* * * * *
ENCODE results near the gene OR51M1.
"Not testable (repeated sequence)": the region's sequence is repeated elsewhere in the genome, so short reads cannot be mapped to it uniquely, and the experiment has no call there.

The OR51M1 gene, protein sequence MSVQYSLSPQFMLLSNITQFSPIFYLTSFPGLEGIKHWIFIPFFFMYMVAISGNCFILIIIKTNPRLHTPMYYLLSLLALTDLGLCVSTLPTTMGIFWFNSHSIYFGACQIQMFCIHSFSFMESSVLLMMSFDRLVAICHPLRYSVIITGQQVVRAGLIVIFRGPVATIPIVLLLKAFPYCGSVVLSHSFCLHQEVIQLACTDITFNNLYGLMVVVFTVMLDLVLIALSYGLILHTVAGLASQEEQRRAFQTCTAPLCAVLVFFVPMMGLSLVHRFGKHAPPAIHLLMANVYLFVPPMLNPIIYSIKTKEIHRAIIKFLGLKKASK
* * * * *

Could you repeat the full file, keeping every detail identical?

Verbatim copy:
ENCODE results near the gene OR51M1.
"Not testable (repeated sequence)": the region's sequence is repeated elsewhere in the genome, so short reads cannot be mapped to it uniquely, and the experiment has no call there.

The OR51M1 gene, protein sequence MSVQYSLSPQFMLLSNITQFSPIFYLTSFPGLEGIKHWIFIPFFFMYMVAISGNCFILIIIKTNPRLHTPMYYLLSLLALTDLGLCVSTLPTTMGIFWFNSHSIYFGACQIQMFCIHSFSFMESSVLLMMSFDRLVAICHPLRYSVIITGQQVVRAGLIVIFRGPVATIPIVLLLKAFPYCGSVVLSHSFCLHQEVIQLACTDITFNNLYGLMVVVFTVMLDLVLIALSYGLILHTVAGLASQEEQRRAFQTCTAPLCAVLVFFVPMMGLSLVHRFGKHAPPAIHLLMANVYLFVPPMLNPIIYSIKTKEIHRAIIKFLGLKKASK